1. Please take 30 seconds to register your free account to remove most ads, post topics, make friends, earn reward points at our store, and more!  
    TalkBass.com has been uniting the low end since 1998.  Join us! :)
  2. Because Photobucket has chosen to in effect "take down" everyone's photos (unless you pay them), we have extended post edit time in the Luthier's Corner to UNLIMITED.  If you used photobucket and happen to still have your images of builds, you can go back and fix as many of your posts as far back as you wish.

    Note that TalkBass will host unlimited attachments for you, all the time, for free ;)  Just hit that "Upload a File" button.  You are also free to use our Media Gallery if you want a place to create albums, organize photos, etc :)

Any chance of removing a terrible refin?

Discussion in 'Luthier's Corner' started by SounderStudios, Nov 18, 2012.

  1. SounderStudios


    Aug 3, 2009
    Hello all,

    New owner of a 1965 Fender Precision! All original except for a terrible refinish job which appears to be from spray cans. Is there any way to cut through several layers of spray paint to get to the original nitro lacquer below? I'm not even certain that the original nitrocellulose is intact, but I thought I'd throw the question out there for everyone. Any solvents to try which will cut through enamel but not the lacquer? Any other approaches? Would love to return her to her original glory (or at least see what lurks beneath)! Wondering if anyone has had success in this process.

  2. clbolt


    Feb 3, 2008
    I'd attempt light heat (blow drier, not heat gun), and see if it softens the spray paint enough to let you peel it off.
  3. Musiclogic

    Musiclogic Commercial User

    Aug 6, 2005
    Southwest Michigan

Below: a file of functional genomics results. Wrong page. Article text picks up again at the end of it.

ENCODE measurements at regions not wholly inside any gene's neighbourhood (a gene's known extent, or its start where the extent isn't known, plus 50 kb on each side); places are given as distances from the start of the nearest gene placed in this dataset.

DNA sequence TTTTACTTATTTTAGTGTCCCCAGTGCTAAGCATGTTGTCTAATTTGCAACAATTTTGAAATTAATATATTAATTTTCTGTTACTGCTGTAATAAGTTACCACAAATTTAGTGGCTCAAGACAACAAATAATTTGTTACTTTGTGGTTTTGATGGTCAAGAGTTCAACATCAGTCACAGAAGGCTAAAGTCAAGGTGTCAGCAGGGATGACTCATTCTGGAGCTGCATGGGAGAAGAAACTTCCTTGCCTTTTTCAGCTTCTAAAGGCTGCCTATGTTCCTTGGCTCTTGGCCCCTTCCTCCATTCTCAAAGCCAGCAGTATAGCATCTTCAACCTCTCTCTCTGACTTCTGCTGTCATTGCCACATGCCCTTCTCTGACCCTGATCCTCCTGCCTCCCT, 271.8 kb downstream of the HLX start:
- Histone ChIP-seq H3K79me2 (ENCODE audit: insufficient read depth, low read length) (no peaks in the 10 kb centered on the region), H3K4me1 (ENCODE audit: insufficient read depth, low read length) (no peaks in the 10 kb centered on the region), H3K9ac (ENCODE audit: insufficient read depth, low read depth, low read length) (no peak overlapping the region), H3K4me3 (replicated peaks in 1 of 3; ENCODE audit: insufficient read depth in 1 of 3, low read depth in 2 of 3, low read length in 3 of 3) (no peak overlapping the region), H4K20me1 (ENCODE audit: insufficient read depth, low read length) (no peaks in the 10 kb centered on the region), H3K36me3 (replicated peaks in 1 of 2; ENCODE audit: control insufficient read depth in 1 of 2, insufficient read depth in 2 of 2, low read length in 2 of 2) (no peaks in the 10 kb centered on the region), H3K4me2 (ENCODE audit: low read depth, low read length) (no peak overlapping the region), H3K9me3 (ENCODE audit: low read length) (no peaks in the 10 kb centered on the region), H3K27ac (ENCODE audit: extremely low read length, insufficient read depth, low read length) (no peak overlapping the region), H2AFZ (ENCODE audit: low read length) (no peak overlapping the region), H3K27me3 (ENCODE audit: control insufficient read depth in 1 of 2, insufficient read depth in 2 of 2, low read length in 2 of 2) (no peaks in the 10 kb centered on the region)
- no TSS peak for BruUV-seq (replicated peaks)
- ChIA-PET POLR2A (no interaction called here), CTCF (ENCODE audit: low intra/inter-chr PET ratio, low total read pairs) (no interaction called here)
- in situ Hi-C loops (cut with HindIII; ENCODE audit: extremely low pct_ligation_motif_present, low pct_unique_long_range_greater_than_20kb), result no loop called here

Owner/Builder: HJC Customs USA, The Cool Lute, C G O
    Your best chance would be citrus strip if you were to try to strip just the enamel. Probably not going to be a pretty outcome whatever you try. Best bet will be to scrape or sand it out and do a real refinish. No matter what you are most likely not going to save the orignal finish or the original value, so get a good refin done and save the bass. Being a 65, just the age value wll make it worth having to most collectors, and a body refinish will probably add value from where it is now with a spray bomb job
  4. SounderStudios


    Aug 3, 2009
    Light heat wouldn't affect the nitro? I may try the citrus strip in the neck pocket. It looks like the original finish is present under the pickups (was painted with the covered pickups in place). I'm hoping for the best on this one but agree that a refin might be needed. Could be a cool relic'd look if I can cut through just enough gold to let the original finish show.
  5. Jazzdogg

    Jazzdogg Less barking, more wagging!

    Jul 29, 2006
    San Diego, CA
    Sorry to burst your bubble, but the likelihood of removing only the recently applied rattle-can finish, leaving the original finish unscathed, is nil.

    I'd have it professionally refinished.
  6. How do you know there is an original finish below the spray paint? Maybe someone sanded through it or something, and decided to just spray over everything.

    I agree, there is no way to save the original finish. I would strip everything and refinish.
  7. StreetScenes

    StreetScenes Supporting Member

    Mar 14, 2012
    Cincinnati, Ohio
    Just and FYI I stripped a MIJ p/j that had been spray painted with a soy based stripper from Rockler. It kept the original finish in good shade. I was surprised.


    To this..

    Screen Shot 2012-11-20 at 5.59.21 AM.

    If you were going to refinish. You could try this..maybe under the pickguard?
  8. SounderStudios


    Aug 3, 2009
    I'm not sure what lies beneath. Could be a hot mess! StreetScenes, I doubt I'd get such good results with the old nitro. Your finish is likely more durable poly (nice job, though!). I'm not going to make a quick decision on this one. If I make any progress I'll post pics of the step by step.